“God became man to turn creatures into sons: not simply to produce better men of the old kind but to produce a new kind of man.”
– C.S. Lewis
Have you ever changed your belief about something?
There was something you used to believe in. Think of that moment where someone presented you with a new way of thinking or a new way of living. They spoke with such passion and such authority that you rethought your belief.
I am reminded of a scene from Friends. Ross and Pheobe are discussing evolution. Rose becomes more and more irate as Pheobe challenges his belief in evolution.
Pheobe is hilarious as she slowly makes Ross cave. But, have we had moments like this? Or are we currently experiencing moments like this?
The Jewish people and the Religious leaders experienced something new that began to change their whole belief system.
A Demon exposed
Mark 1:21-28 is a fascinating story. I used to read this thinking it was an odd story about Jesus cleansing a man of a demon. However, look closer.
Mark 1:21-22 tells us that Jesus began to teach in a synagogue. Astonished, the people marveled at his teachings. Why? He was teaching with such authority that it rivaled the teachings of the religious leaders.
Then, the story takes a turn. As if out of nowhere, a man with a demon cries out and disrupts Jesus (Mark 1:23). Jesus commands the demon to come out of the man. In a dramatic exit, the man is freed. This causes the people to spread the news saying, “What is this? A new teaching with authority! (Mark 1:27)”
What caused the demon to lash out? It was when Jesus began teaching something new with great authority that rivaled the religious leaders. The demon didn’t want this new teaching exposing the old teaching that oppressed many of the people.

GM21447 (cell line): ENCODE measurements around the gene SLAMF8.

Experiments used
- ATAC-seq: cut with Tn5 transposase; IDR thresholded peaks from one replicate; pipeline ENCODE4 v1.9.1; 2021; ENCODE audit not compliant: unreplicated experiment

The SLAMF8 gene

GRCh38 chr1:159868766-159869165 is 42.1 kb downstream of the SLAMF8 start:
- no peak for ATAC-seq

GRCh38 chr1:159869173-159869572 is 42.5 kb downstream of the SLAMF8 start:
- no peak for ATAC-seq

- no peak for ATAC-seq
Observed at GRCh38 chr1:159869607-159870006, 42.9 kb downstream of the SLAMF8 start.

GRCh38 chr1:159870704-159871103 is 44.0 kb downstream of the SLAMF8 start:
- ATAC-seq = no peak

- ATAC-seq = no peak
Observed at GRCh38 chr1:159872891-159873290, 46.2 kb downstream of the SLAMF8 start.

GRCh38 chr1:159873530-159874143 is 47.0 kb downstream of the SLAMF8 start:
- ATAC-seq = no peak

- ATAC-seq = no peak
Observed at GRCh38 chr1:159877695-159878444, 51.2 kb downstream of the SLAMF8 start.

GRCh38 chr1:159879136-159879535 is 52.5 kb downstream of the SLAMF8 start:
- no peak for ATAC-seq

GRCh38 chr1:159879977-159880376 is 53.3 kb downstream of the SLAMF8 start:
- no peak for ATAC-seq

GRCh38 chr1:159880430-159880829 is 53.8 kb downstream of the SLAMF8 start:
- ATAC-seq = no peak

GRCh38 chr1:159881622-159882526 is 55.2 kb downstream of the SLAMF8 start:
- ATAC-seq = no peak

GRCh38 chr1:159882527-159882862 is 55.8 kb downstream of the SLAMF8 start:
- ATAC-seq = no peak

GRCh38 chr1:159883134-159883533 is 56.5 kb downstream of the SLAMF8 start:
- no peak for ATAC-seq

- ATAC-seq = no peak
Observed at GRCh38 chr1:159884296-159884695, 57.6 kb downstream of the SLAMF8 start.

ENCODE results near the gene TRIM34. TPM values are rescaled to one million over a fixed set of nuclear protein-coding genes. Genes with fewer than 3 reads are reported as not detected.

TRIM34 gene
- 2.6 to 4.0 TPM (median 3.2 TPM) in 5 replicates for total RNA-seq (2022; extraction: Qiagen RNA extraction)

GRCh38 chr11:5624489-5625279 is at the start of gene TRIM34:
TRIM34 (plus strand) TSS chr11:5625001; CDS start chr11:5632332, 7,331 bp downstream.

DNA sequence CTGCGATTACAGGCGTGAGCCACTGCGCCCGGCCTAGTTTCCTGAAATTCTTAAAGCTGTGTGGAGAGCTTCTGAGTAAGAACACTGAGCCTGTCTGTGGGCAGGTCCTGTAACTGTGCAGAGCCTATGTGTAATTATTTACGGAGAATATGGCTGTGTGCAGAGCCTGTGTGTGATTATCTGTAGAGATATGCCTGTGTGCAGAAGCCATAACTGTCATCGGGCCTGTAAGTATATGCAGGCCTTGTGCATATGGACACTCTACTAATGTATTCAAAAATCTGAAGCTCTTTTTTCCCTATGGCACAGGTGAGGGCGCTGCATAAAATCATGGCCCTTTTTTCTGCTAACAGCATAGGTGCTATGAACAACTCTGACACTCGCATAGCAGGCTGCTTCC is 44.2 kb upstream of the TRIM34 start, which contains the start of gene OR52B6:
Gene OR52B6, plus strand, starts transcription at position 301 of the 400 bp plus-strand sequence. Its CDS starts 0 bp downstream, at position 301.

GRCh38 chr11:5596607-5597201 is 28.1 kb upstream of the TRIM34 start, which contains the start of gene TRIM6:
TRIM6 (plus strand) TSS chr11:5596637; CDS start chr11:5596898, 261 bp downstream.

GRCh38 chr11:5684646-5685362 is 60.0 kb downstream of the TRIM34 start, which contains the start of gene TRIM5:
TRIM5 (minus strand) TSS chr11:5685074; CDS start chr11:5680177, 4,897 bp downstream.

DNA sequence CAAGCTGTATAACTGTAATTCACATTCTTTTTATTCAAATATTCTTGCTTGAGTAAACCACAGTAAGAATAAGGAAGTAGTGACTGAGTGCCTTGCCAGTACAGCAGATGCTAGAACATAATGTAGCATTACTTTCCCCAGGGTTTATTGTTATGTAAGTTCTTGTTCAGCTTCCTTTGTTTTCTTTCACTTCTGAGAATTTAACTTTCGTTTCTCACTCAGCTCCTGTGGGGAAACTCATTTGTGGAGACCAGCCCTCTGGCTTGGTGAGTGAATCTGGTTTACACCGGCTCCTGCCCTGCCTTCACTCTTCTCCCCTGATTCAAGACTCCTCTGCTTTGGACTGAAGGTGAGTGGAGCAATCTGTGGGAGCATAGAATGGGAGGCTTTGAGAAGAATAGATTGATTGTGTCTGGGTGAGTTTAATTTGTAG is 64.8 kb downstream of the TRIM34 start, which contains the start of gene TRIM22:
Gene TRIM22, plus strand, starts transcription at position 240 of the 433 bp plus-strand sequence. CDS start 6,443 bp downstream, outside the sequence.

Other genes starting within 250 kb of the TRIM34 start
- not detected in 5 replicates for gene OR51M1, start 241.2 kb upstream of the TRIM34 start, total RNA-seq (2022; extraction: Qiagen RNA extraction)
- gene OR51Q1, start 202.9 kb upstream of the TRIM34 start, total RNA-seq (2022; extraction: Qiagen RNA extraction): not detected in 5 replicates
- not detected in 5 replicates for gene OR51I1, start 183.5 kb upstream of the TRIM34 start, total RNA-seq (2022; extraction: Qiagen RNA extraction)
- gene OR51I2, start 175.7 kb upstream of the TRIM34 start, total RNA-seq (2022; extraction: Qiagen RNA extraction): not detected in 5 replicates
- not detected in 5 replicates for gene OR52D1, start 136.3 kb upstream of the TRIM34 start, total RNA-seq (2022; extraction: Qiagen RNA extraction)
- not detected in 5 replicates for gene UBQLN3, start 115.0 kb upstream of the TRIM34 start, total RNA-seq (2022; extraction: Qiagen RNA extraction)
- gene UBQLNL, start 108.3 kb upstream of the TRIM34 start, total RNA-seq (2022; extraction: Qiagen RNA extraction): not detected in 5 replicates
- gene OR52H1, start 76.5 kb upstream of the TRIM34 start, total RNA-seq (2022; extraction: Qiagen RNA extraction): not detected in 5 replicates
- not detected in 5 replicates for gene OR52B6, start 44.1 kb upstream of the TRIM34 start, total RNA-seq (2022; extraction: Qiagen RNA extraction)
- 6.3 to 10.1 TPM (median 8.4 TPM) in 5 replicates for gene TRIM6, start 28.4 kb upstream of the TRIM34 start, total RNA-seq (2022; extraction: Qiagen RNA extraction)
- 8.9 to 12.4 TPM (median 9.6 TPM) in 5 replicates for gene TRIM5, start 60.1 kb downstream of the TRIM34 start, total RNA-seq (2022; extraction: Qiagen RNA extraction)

This new teaching with authority changed many people. In fact, Luke 5:1, tells us that the people came to him to hear him teach God’s Word. But weren’t the religious leaders teaching God’s Word? They were teaching the Law of Moses and the Prophets. Isn’t that God’s Word too? Yes, it is! But, it is in the way each party was handling God’s Word.
WHAT ISN’T LIKE THE OTHER?
Remember in elementary school when you had to pick out the item that didn’t match the rest of the group? Jesus talks about a match that isn’t the same and has disastrous results.
Jesus gives a parable in Luke 5:36-39. He talks about garments, patches, wine, and wineskins. He starts off by giving the illustration of a torn, old garment in need of repair. However, no one would take a patch off of a new garment to fix the old. First, that will destroy the new garment. Second, the patch would not match the old garment. Therefore, both the new and old garment are ruined.